It is tempting to say that having control over own’s emotions, or more generally one’s affect, is necessary for cognitive productivity and overall well-being. But “control” is too strong a word. For the mechanisms that generate “affect”—moods, emotions, feelings, urges, wishes, wants and so on–are not under direct voluntary control. You can effectively instruct your finger to scratch your nose. In contrast, (normally) you can’t simply will yourself to stop feeling pain, hunger, sadness or fear. It’s worth noting that the instruction to scratch your nose is not directly effected because human behaviour and perception are always very indirect, mediated by several neural layers and several virtual layers, as a bit of neuropsychology or computational modeling quickly reveal. (Going forward, you will notice that many authors overlook this critical fact when they talk about “direct perception” of the world or their minds. They’re wrong. In fact, people can be mistaken about the contents of their own consciousness!)
Nobel prize winner, Herbert Simon, in an important paper published in 1967, emphasized that the mind contains a system that can interrupt higher-order (conscious) processes. This system is critically involved in emotions. Professor Aaron Sloman extended this idea in a theory of emotion. (My Ph.D. thesis research and some of my subsequent work extended Sloman’s theory, which is now referred to as H-CogAff, for “human cognition and affect”.) Sloman proposed that the human mind contains mechanisms that generate motivators and determine their insistence, that is, their propensity to interrupt higher-order mental processes. These mechanisms by definition operate outside conscious awareness, for they determine whether a motive (e.g., a desire to eat) becomes conscious. Evolution has designed the mind such that most motive generators are not directly controllable by conscious processes.
When a motivator becomes very insistent, the system can experience a “perturbance”. That type of emotion happens when the agent would find it difficult to remain focused on tasks that are unrelated to the motivator. (I’ve deliberately worded that statement in a counter-factual manner, because that’s how the concept works.) Consider insistent longing, itchings, hankerings, anxiety, jealousy, etc.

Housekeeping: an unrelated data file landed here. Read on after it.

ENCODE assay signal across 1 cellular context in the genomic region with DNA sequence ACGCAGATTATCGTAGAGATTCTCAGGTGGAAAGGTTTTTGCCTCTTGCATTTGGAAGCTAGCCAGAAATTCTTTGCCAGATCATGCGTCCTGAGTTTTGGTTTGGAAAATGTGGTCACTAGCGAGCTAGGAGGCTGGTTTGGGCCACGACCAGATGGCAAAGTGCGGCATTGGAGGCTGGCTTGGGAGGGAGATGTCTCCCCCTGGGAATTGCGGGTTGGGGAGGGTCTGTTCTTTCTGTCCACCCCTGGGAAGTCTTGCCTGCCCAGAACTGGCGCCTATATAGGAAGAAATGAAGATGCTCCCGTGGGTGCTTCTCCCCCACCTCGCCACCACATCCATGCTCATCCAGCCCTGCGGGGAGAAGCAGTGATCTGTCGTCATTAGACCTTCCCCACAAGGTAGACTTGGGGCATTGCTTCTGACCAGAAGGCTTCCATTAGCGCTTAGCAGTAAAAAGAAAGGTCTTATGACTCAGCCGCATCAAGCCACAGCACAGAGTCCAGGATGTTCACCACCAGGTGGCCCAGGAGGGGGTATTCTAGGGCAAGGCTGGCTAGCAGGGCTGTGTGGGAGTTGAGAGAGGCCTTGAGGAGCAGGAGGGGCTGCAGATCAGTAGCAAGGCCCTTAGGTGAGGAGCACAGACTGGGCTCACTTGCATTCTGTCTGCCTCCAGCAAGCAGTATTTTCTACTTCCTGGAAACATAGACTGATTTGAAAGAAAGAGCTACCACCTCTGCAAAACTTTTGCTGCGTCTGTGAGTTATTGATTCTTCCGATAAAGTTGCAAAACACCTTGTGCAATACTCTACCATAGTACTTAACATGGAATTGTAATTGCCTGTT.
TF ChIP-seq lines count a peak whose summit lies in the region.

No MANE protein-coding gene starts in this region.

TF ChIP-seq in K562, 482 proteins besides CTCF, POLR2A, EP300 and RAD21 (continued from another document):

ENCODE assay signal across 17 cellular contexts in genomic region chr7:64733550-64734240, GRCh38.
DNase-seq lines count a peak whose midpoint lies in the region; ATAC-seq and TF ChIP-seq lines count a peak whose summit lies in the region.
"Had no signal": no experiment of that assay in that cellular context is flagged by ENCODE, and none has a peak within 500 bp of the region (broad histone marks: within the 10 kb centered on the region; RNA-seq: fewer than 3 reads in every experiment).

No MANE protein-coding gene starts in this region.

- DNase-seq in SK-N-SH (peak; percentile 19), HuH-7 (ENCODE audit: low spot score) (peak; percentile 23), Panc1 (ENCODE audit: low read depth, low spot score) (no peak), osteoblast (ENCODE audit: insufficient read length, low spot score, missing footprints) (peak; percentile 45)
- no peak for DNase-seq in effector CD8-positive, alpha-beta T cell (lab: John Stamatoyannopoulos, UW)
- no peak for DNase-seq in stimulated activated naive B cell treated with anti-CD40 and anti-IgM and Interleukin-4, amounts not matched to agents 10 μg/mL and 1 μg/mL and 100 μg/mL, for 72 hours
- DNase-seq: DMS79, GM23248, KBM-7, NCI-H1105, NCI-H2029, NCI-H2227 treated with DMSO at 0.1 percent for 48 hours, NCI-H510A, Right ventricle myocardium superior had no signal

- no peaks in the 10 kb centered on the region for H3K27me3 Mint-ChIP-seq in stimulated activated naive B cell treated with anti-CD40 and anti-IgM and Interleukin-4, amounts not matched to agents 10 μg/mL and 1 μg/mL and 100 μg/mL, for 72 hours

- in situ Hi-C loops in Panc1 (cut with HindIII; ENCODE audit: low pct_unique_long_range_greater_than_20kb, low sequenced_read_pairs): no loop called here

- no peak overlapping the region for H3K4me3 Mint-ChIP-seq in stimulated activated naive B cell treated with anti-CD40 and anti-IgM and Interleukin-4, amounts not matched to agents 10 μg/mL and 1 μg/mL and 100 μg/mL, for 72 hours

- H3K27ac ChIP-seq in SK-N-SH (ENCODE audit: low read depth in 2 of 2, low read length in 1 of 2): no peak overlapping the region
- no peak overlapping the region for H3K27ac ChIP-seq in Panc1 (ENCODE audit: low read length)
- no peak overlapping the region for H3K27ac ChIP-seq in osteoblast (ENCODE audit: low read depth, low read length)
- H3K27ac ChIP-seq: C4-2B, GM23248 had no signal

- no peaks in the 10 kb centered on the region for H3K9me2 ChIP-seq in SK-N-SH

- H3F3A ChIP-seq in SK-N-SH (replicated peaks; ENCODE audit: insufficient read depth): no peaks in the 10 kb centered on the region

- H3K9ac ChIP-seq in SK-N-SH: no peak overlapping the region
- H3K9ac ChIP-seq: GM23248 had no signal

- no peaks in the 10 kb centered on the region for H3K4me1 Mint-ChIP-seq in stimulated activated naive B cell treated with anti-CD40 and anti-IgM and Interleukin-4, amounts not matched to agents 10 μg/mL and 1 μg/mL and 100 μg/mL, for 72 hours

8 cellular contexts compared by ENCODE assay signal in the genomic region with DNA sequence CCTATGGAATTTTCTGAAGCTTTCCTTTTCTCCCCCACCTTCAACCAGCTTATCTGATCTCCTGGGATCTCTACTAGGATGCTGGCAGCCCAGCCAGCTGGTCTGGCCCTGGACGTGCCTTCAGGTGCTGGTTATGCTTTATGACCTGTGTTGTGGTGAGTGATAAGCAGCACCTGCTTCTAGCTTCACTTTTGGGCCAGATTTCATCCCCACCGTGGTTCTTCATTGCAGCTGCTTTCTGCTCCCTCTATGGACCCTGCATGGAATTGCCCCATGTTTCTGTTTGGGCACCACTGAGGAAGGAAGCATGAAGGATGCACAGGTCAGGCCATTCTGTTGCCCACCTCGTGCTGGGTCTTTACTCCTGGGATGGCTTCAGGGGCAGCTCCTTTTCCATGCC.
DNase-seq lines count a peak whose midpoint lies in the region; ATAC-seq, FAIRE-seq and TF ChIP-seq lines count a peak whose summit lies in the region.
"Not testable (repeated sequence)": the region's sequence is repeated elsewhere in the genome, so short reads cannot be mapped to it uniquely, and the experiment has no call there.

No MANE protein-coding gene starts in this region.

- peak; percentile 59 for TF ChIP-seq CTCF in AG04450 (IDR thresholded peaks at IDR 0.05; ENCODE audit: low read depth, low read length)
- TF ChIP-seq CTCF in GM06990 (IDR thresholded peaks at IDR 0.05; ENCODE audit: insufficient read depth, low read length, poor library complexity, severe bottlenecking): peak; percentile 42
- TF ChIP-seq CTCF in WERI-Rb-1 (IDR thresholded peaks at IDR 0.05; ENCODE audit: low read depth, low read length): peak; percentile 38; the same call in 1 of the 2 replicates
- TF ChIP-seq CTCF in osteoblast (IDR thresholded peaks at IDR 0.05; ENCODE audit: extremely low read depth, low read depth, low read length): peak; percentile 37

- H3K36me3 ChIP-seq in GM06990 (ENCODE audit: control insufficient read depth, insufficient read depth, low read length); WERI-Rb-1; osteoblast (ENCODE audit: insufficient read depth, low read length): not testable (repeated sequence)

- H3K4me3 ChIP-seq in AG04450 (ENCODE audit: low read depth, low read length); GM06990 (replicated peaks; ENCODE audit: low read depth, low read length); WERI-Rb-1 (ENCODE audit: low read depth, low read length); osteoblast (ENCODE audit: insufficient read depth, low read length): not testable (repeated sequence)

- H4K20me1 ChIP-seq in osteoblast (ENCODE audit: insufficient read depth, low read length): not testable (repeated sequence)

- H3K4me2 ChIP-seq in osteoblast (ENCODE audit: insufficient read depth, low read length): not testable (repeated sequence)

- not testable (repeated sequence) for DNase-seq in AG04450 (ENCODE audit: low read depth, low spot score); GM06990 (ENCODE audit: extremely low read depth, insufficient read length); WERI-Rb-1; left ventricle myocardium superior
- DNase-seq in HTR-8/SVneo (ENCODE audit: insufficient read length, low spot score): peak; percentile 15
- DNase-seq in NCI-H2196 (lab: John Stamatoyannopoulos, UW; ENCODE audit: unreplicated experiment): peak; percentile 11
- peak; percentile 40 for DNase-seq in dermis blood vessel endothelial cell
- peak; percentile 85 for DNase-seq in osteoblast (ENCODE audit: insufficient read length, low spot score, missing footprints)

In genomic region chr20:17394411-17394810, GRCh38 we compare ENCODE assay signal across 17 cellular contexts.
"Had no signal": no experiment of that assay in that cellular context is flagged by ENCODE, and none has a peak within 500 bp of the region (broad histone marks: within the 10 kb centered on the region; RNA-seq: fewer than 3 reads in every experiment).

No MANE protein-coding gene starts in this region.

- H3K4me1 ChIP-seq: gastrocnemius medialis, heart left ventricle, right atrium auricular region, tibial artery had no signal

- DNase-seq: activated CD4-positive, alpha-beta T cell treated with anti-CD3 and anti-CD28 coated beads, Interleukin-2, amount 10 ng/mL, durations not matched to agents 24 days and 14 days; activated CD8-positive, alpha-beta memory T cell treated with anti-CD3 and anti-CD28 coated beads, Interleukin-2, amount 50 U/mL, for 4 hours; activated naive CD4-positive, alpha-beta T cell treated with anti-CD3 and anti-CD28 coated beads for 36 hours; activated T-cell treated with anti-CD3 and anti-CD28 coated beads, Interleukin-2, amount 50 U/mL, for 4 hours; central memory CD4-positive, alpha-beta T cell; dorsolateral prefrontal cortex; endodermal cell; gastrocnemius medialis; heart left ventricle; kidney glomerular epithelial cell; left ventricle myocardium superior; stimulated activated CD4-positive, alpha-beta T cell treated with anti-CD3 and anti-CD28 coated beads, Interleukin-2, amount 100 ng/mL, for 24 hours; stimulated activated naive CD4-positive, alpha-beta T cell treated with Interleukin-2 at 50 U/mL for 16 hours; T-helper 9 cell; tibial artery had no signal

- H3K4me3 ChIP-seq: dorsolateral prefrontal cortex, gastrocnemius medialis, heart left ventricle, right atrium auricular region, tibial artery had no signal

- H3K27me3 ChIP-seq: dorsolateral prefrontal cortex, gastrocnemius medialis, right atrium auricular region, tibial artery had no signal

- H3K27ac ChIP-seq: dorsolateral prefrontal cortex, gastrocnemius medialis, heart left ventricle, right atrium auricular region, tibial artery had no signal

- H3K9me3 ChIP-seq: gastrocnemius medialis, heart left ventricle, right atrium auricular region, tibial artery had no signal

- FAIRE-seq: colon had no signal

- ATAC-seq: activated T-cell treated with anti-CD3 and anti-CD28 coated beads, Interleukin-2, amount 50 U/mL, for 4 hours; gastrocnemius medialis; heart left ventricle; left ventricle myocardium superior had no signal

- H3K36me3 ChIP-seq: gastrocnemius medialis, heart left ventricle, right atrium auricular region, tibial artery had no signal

So here we have a problem. How on earth is a person supposed to remain focused, in control—to maintain equanimity—if parts of his mind generate these distracting motivators? Fortunately, most of us are designed by evolution and our environments to effectively regulate ourselves despite perturbances—most of the time, at least.
However, life can interfere with the functioning of even a psychologically healthy person. Cracks then start to show. Concentrating on other matters becomes difficult. You can easily imagine situations that generate perturbant emotions. For no one can dodge the bullets of life forever. For example,
- your child starts using illicit drugs,
- you consider divorcing your spouse,
- you discover that your spouse has had an affair,
- your sibling dies suddenly,
- your parent is diagnosed with malignant cancer,
- your pension plan has imploded,
- your identity has been stolen,
- you develop severe back ache,
- you’ve fallen in love.
While understanding emotions can help one deal with affectively potent situations, understanding in itself does not prevent perturbance, as I suppose most people who study perturbant emotions discover first hand sooner or later. Perturbance is inevitable. Neither does understanding emotions, in itself, help one fully deal with emotions.